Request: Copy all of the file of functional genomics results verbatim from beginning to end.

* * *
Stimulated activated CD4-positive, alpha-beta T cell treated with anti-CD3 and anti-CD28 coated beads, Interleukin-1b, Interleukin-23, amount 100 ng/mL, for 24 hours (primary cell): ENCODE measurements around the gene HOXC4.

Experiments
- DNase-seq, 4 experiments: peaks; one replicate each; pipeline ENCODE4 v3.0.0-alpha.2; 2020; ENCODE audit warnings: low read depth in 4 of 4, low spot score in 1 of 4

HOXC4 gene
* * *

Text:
Stimulated activated CD4-positive, alpha-beta T cell treated with anti-CD3 and anti-CD28 coated beads, Interleukin-1b, Interleukin-23, amount 100 ng/mL, for 24 hours (primary cell): ENCODE measurements around the gene HOXC4.

Experiments
- DNase-seq, 4 experiments: peaks; one replicate each; pipeline ENCODE4 v3.0.0-alpha.2; 2020; ENCODE audit warnings: low read depth in 4 of 4, low spot score in 1 of 4

HOXC4 gene